A new era of data quality
The latest push for data quality from ESMA raises questions over how financial firms deal with change. Technological innovation has enabled an agile new approach – but how do you embrace this?
Discover new strategies to tackle regulatory reporting with the latest insights from industry experts and technology leaders.
CFTC and EMIR reporting rewrites: Getting it done, getting it right for the future
We brought together industry experts from Standard Chartered, CIBC, Firebrand Research and DerivSource to discuss regulatory reporting. Hear their views on how firms can meet the challenges of the EMIR Refit.
EMIR and CFTC rewrites: 5 key takeaways from our expert panel
Duco CEO Christian Nentwich discussed tackling the EMIR Refit and CFTC Rewrite with a panel of industry experts from Standard Chartered, CIBC and Firebrand Research. Read the top takeaways from their conversation here.
Watch: The top reporting challenges from the EMIR Refit
Firebrand Research founder Virginie O’Shea explains the main challenges of the EMIR Refit and how to prepare.
EMIR Refit: The top questions answered
What is the EMIR Refit?
The EMIR Refit is an update to the decade-old European Markets Infrastructure Regulation. The main aim of the Refit is to simplify reporting requirements for over-the-counter (OTC) and exchange traded derivatives (ETDs), improve the quality of reported data and increase visibility of systemic risk. The first phase of changes goes live on 29 April 2024.
What are the main changes in the EMIR Refit?
The reporting rules are becoming more prescriptive, as well as updating which entities are obliged to report. The number of reportable fields is increasing from 129 to 203 and the Unique Transaction Identifier (UTI) and Unique Product Identifier (UPI) data elements are being introduced. The Refit will also require the adoption of the ISO20022 XML format for reporting.
What’s the difference between EMIR and ESMA?
ESMA is the European Securities and Markets Authority. ESMA implements and enforces financial regulations to govern various markets. EMIR, the European Markets Infrastructure Regulation, is one such example.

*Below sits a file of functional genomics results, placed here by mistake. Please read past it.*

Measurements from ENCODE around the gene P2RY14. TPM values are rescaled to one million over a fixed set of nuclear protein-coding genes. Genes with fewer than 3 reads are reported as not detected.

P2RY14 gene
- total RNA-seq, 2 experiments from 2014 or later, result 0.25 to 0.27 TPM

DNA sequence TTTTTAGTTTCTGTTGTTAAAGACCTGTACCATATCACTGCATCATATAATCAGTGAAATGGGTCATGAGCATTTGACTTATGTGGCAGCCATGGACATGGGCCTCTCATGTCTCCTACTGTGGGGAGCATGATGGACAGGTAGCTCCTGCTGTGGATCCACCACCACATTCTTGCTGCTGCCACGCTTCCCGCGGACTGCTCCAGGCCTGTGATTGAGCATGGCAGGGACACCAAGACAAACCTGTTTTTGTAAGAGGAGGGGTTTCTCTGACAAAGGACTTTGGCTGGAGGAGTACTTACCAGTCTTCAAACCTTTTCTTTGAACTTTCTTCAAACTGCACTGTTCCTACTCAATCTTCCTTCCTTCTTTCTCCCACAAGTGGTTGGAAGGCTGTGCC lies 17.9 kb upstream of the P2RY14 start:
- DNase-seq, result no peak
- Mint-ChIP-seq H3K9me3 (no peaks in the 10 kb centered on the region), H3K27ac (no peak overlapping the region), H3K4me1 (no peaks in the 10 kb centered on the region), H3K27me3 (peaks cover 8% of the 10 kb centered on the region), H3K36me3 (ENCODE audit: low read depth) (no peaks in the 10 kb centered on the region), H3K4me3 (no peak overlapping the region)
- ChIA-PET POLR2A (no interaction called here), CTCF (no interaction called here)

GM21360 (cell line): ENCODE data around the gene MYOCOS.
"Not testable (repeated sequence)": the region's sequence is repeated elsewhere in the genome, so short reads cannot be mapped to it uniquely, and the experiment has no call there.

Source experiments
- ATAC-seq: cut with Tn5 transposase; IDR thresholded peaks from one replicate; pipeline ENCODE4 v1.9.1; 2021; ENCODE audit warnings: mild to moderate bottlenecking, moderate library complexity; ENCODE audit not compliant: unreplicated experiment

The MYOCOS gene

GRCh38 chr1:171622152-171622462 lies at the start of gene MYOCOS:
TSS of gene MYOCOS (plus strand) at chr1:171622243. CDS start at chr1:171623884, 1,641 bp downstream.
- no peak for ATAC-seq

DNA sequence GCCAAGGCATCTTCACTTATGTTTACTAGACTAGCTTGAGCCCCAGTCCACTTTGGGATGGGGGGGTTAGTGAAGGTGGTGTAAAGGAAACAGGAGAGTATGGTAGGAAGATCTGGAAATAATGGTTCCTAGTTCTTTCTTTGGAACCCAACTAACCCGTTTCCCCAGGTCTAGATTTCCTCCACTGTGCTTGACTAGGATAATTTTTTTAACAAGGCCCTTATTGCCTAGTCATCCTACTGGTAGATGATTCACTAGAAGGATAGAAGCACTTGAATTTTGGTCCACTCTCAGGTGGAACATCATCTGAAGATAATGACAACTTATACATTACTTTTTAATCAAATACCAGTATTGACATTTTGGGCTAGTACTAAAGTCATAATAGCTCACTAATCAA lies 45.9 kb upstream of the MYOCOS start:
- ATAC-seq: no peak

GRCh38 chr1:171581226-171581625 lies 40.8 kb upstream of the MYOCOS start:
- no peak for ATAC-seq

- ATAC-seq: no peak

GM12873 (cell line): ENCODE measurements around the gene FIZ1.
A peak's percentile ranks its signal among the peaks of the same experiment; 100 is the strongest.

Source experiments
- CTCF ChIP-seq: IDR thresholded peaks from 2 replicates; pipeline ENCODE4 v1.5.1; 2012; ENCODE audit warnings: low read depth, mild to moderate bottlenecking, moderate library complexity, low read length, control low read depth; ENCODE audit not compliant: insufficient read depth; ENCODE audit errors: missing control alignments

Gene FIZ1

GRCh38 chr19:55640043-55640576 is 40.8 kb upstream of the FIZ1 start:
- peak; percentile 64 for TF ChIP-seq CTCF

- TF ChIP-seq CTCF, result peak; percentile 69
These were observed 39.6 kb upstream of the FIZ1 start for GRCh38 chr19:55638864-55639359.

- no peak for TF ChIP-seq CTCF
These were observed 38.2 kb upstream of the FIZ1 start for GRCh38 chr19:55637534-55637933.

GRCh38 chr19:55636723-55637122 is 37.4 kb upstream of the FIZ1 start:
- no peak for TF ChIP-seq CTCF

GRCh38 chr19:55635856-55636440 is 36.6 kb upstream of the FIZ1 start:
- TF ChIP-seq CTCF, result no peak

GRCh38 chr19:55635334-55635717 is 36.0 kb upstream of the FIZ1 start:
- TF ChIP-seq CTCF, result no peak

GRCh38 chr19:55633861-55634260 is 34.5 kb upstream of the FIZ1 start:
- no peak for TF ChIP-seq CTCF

What’s the difference between EMIR and MiFID II?
Both EMIR and the Markets in Financial Instruments Directive (MiFID) II require firms to report the same types of transaction data to regulators, and both have a T+1 reporting timeframe. However, EMIR covers only derivatives trades, while MiFID II applies to bonds, derivatives, equities, emissions allowances and structured finance products. Under EMIR, firms must report to Trade Repositories (TRs), while under MiFID II firms must report in near-real time to an Approved Publication Arrangement (APA) and to an Approved Reporting Mechanism (ARM) on T+1.
Who has to report under the EMIR Refit?
The EMIR Refit is changing some rules regarding which financial counterparties (FCs) and non-financial counterparties (NFCs) are obligated to report derivatives trades. There are new clearing thresholds for NFCs, while FCs need to report all over-the-counter (OTC) derivatives trades.
Additionally, the Refit has expanded the definition of “financial counterparty” to include new entities, such as Alternative Investment Funds (AIFs) and their managers (AIFMs), as well as Small Financial Counterparties (SFCs). Clearing and reporting obligations vary depending upon entity and type of derivative contract.
What instruments are reportable under EMIR?
Under the European Markets Infrastructure Regulation (EMIR), eligible firms must report all derivatives trades to a Trade Repository (TR).
What is a Trade Repository (TR)?
A trade repository is an entity that centrally collects and maintains records of derivatives and securities financing transaction (SFTs) contracts. Various regulations, including the EMIR Refit, mandate that market participants report the details of their trades to the TR. Trade repositories allow authorities to accurately monitor systemic risk in financial markets.
Top industry commentary on the EMIR Refit
The seven day notification is a very significant challenge. Fine, if you’re sending 10 swaps a day and one is wrong. If you’re sending 100,000 or 2 million or 10 million messages a day, and quality assurance tells you you’ve got error sets across 5% of it […] That whole operation of the notification process becomes extremely challenging.”
While regulators are trying to converge on the data and the changes, they’re also making a number of the changes in lockstep with one another. Because there is some variation, the challenge becomes a resourcing challenge, because very often the same subject matter experts across the organisation and across the architecture are dealing with these changes.”
We’ve had Brexit since EMIR’s been implemented, which means that there could be some divergence between the EU and the UK regimes. Given that the UK market is one of the largest derivatives markets in the world, the UK may, in the coming months, decide that it wants to change tack. These things do happen when you have politics in the mix.”
We see a lot of exciting developments out there on automatically mapping things with machine learning, on rethinking how the subject matter experts can be involved in these projects at a very technical level, but without having to create technical projects unnecessarily. These things are always very compelling events to revisit architectures and so on.”
One-size-fits-all does not fit in this environment. People that think “oh, I’ve got a very robust cash-management reconciliation solution that’s going to be able to work for derivatives” are going to get a big shock and surprise. There’s nothing like a complex swap to break everybody’s brains and processes at the same time.”
These are personal views and do not necessarily represent the views of the individual’s firm.
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